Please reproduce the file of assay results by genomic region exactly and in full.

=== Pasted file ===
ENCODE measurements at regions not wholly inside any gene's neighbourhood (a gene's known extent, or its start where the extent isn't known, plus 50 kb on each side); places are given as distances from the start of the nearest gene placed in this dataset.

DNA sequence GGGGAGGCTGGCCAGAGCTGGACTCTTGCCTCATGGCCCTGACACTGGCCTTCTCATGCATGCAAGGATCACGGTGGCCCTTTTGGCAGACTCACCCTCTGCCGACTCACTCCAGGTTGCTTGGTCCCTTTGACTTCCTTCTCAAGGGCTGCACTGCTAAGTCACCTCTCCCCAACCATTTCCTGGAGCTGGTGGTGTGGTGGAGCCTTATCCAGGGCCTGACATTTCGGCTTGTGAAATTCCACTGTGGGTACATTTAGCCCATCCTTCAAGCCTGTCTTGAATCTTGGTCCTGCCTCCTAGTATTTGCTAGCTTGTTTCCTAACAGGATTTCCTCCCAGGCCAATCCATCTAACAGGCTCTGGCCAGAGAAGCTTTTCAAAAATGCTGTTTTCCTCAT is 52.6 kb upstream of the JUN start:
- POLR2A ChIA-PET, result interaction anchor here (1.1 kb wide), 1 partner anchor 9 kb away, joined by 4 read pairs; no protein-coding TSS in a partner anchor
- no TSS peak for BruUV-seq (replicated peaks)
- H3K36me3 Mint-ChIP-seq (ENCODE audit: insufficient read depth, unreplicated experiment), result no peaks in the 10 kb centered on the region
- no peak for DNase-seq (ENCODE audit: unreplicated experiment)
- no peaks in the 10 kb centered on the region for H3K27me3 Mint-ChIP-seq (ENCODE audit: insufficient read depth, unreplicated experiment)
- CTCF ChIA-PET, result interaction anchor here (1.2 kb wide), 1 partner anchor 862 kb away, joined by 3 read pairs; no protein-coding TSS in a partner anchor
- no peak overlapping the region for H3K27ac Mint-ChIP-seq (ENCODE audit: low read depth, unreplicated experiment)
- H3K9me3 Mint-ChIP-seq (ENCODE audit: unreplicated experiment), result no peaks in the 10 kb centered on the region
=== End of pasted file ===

ENCODE measurements at regions not wholly inside any gene's neighbourhood (a gene's known extent, or its start where the extent isn't known, plus 50 kb on each side); places are given as distances from the start of the nearest gene placed in this dataset.

DNA sequence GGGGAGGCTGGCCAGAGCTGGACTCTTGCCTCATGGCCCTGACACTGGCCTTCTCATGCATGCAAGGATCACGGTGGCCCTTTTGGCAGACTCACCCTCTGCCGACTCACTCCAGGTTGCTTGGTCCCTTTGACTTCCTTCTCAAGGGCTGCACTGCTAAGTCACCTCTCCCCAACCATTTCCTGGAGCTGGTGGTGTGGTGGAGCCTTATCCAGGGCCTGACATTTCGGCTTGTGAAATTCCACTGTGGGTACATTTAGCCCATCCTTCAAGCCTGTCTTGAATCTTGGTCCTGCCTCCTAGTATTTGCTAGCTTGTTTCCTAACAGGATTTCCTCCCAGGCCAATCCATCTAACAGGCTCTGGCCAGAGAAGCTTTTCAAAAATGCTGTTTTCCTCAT is 52.6 kb upstream of the JUN start:
- POLR2A ChIA-PET, result interaction anchor here (1.1 kb wide), 1 partner anchor 9 kb away, joined by 4 read pairs; no protein-coding TSS in a partner anchor
- no TSS peak for BruUV-seq (replicated peaks)
- H3K36me3 Mint-ChIP-seq (ENCODE audit: insufficient read depth, unreplicated experiment), result no peaks in the 10 kb centered on the region
- no peak for DNase-seq (ENCODE audit: unreplicated experiment)
- no peaks in the 10 kb centered on the region for H3K27me3 Mint-ChIP-seq (ENCODE audit: insufficient read depth, unreplicated experiment)
- CTCF ChIA-PET, result interaction anchor here (1.2 kb wide), 1 partner anchor 862 kb away, joined by 3 read pairs; no protein-coding TSS in a partner anchor
- no peak overlapping the region for H3K27ac Mint-ChIP-seq (ENCODE audit: low read depth, unreplicated experiment)
- H3K9me3 Mint-ChIP-seq (ENCODE audit: unreplicated experiment), result no peaks in the 10 kb centered on the region